beans, eggs, and cooking oil are not in stock, the shopper must return
the following week. Allowed five eggs per month, the basics barely cover
a starvation existence. The economic results of their 50-year rule have
been abysmal. Cuba became a protectorate of the old Soviet Union
(remember the Cuban missile crisis) -and that worked until the early
1990s, when the USSR fell apart. No longer receiving aid from its
protector, Cuba entered a long period now remembered as “the special
times” when Cubans were literally starving, when there was electricity
only two hours per day, and people turned any patch of dirt into a
garden to survive. Cubans bear the scars of that terrible time, and for
many the current situation is still not that much better.”

So Cuba was a basket case that was subsidised by the Soviet Union. When
the Evil Empire collapsed and the subsidies ended, the basket case
became a hellhole.

The good news, if we’re grading on a curve, is that Cuba has now
improved to again being a basket case.

But that improvement still leaves Cuba with a lot of room for
improvement. It may not be at the level of North Korea, but it’s worse
than , and that’s saying something.

My friend Michel Kelly-Gagnon, of the Montreal Economic Institute,
echoes the horrid news about Cuba’s economy.

“As anyone who has spent any amount of time in Cuba outside the tourist
compounds can tell you, socialism, particularly the unsubsidised version
that we have seen since the fall of the Soviet empire, has been a
disaster. The hospitals which supposedly offer free care only do so
quickly and effectively to the politically connected, friends and family
of staff members, and to those who pay the largest bribes. That “free”
university that many Cubans get in technical fields is rarely
worth much more than what students pay for it. There are few books in
the country’s schools, and those that can be found are years, if not
decades old. The country’s libraries are empty. The guaranteed jobs that
all Cubans have are fine, until you realise that the average salary is
in the range of $20 a month. Worse, the food and other staple allotments
that Cubans have long felt entitled to, have shrunk over the years.
Tourists often marvel at how thin and healthy Cubans look. Sadly, many
of them are outright hungry.”

Though Michel includes a bit of optimism in his column, pointing out
that there’s been a modest bit of economic liberalisation (a point that
I’ve also made, even to the point of joking about whether we should
trade Obama for Castro).

“Communist Cuba, beset with an oppressive bureaucracy, an anachronistic
cradle-to-grave welfare state, a hopelessly subpar economy, and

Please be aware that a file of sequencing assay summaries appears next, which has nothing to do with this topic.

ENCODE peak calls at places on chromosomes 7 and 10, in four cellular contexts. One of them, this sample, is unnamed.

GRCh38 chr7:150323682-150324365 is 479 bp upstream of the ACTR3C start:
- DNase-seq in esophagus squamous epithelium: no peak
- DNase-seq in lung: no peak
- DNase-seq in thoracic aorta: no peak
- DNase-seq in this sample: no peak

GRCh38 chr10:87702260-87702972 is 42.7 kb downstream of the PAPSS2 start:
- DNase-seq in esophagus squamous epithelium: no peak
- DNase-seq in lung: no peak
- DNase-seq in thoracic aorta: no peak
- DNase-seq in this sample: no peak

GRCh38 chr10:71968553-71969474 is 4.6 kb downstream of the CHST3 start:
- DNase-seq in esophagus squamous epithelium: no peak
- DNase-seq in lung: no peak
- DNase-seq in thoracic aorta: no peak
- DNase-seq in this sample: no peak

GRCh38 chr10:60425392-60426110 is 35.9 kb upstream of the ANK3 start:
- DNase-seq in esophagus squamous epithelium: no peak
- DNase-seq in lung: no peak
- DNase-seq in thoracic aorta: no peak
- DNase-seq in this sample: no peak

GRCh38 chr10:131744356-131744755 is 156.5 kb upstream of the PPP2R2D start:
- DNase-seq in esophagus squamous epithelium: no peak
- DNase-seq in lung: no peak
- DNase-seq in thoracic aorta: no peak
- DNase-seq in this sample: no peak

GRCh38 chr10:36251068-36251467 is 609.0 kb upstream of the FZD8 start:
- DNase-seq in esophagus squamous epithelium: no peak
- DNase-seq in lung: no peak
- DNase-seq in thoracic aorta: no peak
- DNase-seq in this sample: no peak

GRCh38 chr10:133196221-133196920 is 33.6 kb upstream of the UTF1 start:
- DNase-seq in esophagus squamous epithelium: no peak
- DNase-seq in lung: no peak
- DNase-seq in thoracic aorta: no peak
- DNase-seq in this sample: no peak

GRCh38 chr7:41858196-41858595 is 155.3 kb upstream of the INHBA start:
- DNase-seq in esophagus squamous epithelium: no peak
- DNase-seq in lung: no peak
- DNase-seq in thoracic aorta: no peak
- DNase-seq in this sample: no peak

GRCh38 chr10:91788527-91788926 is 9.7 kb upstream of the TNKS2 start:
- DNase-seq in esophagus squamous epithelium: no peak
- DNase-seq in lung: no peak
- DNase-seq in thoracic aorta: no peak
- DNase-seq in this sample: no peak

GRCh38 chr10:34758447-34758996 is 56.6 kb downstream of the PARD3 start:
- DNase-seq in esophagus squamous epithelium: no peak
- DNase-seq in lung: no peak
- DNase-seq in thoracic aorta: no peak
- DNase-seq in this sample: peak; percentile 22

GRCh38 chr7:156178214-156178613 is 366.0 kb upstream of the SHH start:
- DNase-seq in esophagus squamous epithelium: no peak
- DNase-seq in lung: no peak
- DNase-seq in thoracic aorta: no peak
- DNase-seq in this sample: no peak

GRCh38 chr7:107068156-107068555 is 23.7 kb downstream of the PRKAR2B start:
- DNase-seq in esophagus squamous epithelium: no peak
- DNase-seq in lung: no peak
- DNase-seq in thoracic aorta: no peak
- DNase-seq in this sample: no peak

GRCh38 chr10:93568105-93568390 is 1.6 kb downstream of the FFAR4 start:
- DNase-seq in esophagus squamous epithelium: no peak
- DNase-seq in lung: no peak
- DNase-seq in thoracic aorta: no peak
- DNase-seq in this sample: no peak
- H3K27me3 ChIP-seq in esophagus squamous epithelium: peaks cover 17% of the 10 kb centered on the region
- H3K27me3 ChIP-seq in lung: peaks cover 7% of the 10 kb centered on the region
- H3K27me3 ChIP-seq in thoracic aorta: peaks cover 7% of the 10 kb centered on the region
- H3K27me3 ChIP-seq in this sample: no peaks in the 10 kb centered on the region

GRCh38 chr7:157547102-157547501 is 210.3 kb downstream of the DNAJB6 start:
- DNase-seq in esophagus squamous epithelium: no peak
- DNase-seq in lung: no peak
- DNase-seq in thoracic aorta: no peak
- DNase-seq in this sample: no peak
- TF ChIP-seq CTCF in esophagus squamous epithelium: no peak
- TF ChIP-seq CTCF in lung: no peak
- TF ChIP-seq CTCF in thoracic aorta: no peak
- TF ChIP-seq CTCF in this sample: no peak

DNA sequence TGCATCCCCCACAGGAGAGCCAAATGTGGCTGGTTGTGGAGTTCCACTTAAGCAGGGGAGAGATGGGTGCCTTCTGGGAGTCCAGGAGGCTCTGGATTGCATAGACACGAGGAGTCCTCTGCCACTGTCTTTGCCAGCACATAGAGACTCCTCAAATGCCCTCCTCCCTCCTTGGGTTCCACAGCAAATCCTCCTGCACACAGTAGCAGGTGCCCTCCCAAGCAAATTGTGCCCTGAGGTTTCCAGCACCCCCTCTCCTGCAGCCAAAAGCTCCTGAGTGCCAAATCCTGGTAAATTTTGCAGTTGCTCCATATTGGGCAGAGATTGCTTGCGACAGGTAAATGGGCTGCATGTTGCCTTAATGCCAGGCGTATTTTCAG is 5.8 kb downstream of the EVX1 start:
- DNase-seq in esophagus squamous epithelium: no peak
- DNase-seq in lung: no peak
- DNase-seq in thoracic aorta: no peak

widespread poverty, is gradually shifting to private sector solutions.
Starting when “temporarily” took over power from his brother
Fidel six years ago and culminating with the Communist party’s approval
of a major package of reforms, Cuba has taken a series of increasingly
bold steps to implement free market reforms. These range from providing
entrepreneurs with increased flexibility to run small businesses, and
use of state agricultural lands by individual farmers, to the
elimination of a variety of burdensome rules and regulations.
Ironically, there is a lot that Canadians can learn from that shift.”

And there’s a lot the United States can learn, particularly our
President, who is so deluded that he said there are (presumably
positive) things America can learn from Cuba.

One common talking point from Cuban sympathisers is that the country has
done a good job of reducing infant mortality. But, as Johan Norberg
explains, that claim largely evaporates upon closer examination.

The bottom line is that communism is a system that is grossly
inconsistent with both human freedom and economic liberty.

And because it squashes economic liberty (thanks to central planning,
price controls, and the various other features of total statism), that
ensures mass poverty.

Amazingly, there are still some leftists who want us to believe that
communism would work if “good people” were in charge. I guess they don’t
understand that good people, by definition, don’t want to control the
lives of others.

This piece was originally published on the author’s personal and
has been republished here with permission.

Source: The Sorry Tale Of Cuban Communism –
swarajyamag.com/world/the-sorry-tale-of-cuban-communism

Leave a Reply

Your email address will not be published. Required fields are marked *